IHS Synapsis Dissection Opens up Hearts and New Opportunities


Tanish Sathish (9) and Ayush Patel (9) examine their sheep heart as co-president Geetika Yelugoti (11) watches.

Serena Yeh, Staff Writer

On October 7th, members of IHS Synapsis, a club that focuses on expanding access to the medical field, gave members an opportunity to dissect sheep hearts and learn more about the cardiovascular system. With experience from last year’s brain dissection under their belt, officers organized a successful event that introduced many prospective biology students to a new experience.

Prior to the dissection, the club officers had to preorder sheep hearts and other tools for their members’ use during the dissection. Since the hearts arrived later than expected due to a shipping mishap, the dissection had to be postponed one week. However, despite these difficulties, the event ran smoothly. 

“I was surprised that so many people were here even though we delayed the dissection by a week,” Darsh Singhania (11), co-president of IHS Synapsis, said. “Last year we only had 20 people, so 41 is a big improvement.”

The mood in the room was lively as officers of IHS Synapsis passed out gloves, trays, goggles, and one heart per pair of participants. Before the dissection, members watched instructional videos where scientists demonstrated the procedures that needed to be followed during the dissection. The club officers also showed members a labeled diagram of a heart and provided them with a guide on how to cut the heart so they could see the main parts of it. Armed with preserved sheep hearts and scalpels, participants were let loose to begin dissecting.

Club officers supervised the procedure, instructing students on where to make incisions as well as pointing out specific sections of the heart and telling members how they functioned. After cutting their hearts open, many students stuck their fingers or scalpels through the numerous arteries and veins, imitating where blood would have flowed through.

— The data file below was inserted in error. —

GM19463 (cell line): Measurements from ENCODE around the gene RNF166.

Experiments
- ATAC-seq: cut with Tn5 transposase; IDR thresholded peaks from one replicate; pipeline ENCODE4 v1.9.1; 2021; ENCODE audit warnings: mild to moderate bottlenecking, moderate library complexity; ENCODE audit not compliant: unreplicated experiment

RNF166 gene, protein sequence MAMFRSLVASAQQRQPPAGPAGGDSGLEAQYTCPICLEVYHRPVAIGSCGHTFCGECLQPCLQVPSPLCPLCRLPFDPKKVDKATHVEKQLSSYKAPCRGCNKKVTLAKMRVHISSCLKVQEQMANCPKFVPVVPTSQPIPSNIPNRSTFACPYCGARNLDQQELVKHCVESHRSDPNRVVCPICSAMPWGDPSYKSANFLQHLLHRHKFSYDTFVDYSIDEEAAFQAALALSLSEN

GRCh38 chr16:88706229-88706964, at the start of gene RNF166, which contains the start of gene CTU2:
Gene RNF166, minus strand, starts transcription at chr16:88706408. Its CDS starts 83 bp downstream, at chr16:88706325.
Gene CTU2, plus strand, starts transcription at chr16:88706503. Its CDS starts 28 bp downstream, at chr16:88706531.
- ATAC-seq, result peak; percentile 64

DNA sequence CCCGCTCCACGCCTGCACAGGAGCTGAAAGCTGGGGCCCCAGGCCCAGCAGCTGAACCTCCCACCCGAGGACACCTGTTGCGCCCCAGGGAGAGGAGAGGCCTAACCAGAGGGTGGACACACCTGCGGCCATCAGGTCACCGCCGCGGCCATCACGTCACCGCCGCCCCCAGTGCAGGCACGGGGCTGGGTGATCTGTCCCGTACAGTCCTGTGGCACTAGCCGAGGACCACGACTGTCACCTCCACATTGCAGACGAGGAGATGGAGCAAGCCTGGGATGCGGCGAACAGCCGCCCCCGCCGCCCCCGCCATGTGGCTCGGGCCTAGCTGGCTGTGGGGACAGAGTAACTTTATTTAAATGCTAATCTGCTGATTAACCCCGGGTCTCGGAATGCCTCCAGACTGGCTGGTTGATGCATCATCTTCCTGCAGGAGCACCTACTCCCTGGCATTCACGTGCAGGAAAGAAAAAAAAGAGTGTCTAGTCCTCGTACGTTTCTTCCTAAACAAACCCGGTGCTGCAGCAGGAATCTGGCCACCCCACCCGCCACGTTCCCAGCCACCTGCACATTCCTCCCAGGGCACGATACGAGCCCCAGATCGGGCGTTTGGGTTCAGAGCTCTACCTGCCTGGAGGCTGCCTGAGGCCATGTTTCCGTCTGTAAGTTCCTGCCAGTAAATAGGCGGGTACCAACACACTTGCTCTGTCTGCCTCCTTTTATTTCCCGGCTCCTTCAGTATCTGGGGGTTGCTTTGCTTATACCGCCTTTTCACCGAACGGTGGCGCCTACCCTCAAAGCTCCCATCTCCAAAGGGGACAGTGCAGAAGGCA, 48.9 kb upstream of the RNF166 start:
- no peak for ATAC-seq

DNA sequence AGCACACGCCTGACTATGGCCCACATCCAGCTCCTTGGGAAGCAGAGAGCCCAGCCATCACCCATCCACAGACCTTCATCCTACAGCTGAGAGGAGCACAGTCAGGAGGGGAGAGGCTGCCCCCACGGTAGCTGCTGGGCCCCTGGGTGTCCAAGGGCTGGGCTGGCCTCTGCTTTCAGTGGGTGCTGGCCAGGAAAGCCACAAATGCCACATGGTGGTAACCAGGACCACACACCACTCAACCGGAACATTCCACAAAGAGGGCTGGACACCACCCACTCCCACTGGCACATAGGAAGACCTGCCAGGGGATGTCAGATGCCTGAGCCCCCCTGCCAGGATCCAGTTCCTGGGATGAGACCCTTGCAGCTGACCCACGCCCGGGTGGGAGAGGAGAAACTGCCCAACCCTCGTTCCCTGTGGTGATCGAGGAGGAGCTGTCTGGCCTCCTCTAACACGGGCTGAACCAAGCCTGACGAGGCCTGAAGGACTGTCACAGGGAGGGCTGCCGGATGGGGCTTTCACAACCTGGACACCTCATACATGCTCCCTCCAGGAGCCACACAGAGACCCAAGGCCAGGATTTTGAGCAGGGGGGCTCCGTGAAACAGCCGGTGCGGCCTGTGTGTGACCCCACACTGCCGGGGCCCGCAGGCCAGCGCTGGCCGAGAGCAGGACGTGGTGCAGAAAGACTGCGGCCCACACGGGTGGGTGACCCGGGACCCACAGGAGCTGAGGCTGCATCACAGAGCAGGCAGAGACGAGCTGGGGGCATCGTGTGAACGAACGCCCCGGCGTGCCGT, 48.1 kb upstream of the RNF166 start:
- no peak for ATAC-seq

For most students, this was a special opportunity to get hands-on experience with real organs, instead of studying textbook diagrams and considering, only in theory, how hearts function. This event functioned as a supplement to the academic curriculum which could be afforded on the club’s budget versus the limited classroom resources. 

“I was expecting to learn more about the structure of the heart by dissecting it,” Selina Song (9) said. “It was my first experience dissecting something in a science classroom, so it was actually a really fun learning experience as well.”

Unfortunately, some participants did not cut their hearts correctly. Instead of cutting along a specified line, they cut directly through the middle of the heart: this may have revealed the parts of the heart, allowing students to see inside, but it also damaged the more fragile components of the organ.

“I guess explaining how to do things more [would improve the dissection] because I heard a bunch of people cut from the wrong side, and the video was very different from what happened in real life,” Song mentioned.

This hands-on experience enhanced the participants’ understanding of the heart’s functions, but also provided them with an opportunity to discover new interests. For students that would not be able to experience a dissection elsewhere, the heart dissection created a unique opportunity that could very well open up a new career path for them in the future.